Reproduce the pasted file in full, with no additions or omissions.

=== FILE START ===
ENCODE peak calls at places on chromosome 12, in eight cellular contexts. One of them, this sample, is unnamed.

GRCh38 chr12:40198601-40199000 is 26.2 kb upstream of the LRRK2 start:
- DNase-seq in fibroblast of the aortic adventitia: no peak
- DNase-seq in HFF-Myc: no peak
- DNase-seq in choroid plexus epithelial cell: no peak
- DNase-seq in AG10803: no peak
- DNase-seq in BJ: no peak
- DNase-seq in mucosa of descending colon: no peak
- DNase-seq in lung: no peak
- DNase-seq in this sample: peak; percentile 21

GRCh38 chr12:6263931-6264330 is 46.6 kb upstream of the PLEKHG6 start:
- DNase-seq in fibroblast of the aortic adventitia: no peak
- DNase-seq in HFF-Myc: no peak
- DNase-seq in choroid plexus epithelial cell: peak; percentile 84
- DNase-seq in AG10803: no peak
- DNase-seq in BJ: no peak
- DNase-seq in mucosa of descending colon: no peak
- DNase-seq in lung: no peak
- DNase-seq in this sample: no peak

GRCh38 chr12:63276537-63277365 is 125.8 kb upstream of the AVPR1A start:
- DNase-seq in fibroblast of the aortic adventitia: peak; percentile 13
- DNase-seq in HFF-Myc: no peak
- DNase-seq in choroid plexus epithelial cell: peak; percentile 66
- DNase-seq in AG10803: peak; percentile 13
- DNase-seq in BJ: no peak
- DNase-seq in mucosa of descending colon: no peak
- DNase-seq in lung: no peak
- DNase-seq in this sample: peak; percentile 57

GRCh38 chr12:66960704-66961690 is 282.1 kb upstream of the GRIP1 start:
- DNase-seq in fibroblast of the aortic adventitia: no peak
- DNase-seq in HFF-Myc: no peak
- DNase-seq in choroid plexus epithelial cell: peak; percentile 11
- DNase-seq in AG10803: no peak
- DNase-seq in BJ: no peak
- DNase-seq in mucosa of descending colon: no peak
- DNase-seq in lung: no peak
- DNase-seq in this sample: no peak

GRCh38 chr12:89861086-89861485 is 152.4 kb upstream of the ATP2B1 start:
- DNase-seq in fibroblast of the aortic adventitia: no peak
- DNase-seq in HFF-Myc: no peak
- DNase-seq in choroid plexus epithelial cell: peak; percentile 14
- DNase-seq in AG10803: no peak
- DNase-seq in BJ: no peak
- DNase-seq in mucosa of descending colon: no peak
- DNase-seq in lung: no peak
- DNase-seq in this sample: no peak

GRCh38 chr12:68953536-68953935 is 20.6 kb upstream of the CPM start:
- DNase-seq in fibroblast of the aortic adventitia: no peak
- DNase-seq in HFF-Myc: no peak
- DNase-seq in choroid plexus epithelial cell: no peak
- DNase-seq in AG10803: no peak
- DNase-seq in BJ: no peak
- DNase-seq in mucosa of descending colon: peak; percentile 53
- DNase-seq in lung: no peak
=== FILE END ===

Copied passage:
ENCODE peak calls at places on chromosome 12, in eight cellular contexts. One of them, this sample, is unnamed.

GRCh38 chr12:40198601-40199000 is 26.2 kb upstream of the LRRK2 start:
- DNase-seq in fibroblast of the aortic adventitia: no peak
- DNase-seq in HFF-Myc: no peak
- DNase-seq in choroid plexus epithelial cell: no peak
- DNase-seq in AG10803: no peak
- DNase-seq in BJ: no peak
- DNase-seq in mucosa of descending colon: no peak
- DNase-seq in lung: no peak
- DNase-seq in this sample: peak; percentile 21

GRCh38 chr12:6263931-6264330 is 46.6 kb upstream of the PLEKHG6 start:
- DNase-seq in fibroblast of the aortic adventitia: no peak
- DNase-seq in HFF-Myc: no peak
- DNase-seq in choroid plexus epithelial cell: peak; percentile 84
- DNase-seq in AG10803: no peak
- DNase-seq in BJ: no peak
- DNase-seq in mucosa of descending colon: no peak
- DNase-seq in lung: no peak
- DNase-seq in this sample: no peak

GRCh38 chr12:63276537-63277365 is 125.8 kb upstream of the AVPR1A start:
- DNase-seq in fibroblast of the aortic adventitia: peak; percentile 13
- DNase-seq in HFF-Myc: no peak
- DNase-seq in choroid plexus epithelial cell: peak; percentile 66
- DNase-seq in AG10803: peak; percentile 13
- DNase-seq in BJ: no peak
- DNase-seq in mucosa of descending colon: no peak
- DNase-seq in lung: no peak
- DNase-seq in this sample: peak; percentile 57

GRCh38 chr12:66960704-66961690 is 282.1 kb upstream of the GRIP1 start:
- DNase-seq in fibroblast of the aortic adventitia: no peak
- DNase-seq in HFF-Myc: no peak
- DNase-seq in choroid plexus epithelial cell: peak; percentile 11
- DNase-seq in AG10803: no peak
- DNase-seq in BJ: no peak
- DNase-seq in mucosa of descending colon: no peak
- DNase-seq in lung: no peak
- DNase-seq in this sample: no peak

GRCh38 chr12:89861086-89861485 is 152.4 kb upstream of the ATP2B1 start:
- DNase-seq in fibroblast of the aortic adventitia: no peak
- DNase-seq in HFF-Myc: no peak
- DNase-seq in choroid plexus epithelial cell: peak; percentile 14
- DNase-seq in AG10803: no peak
- DNase-seq in BJ: no peak
- DNase-seq in mucosa of descending colon: no peak
- DNase-seq in lung: no peak
- DNase-seq in this sample: no peak

GRCh38 chr12:68953536-68953935 is 20.6 kb upstream of the CPM start:
- DNase-seq in fibroblast of the aortic adventitia: no peak
- DNase-seq in HFF-Myc: no peak
- DNase-seq in choroid plexus epithelial cell: no peak
- DNase-seq in AG10803: no peak
- DNase-seq in BJ: no peak
- DNase-seq in mucosa of descending colon: peak; percentile 53
- DNase-seq in lung: no peak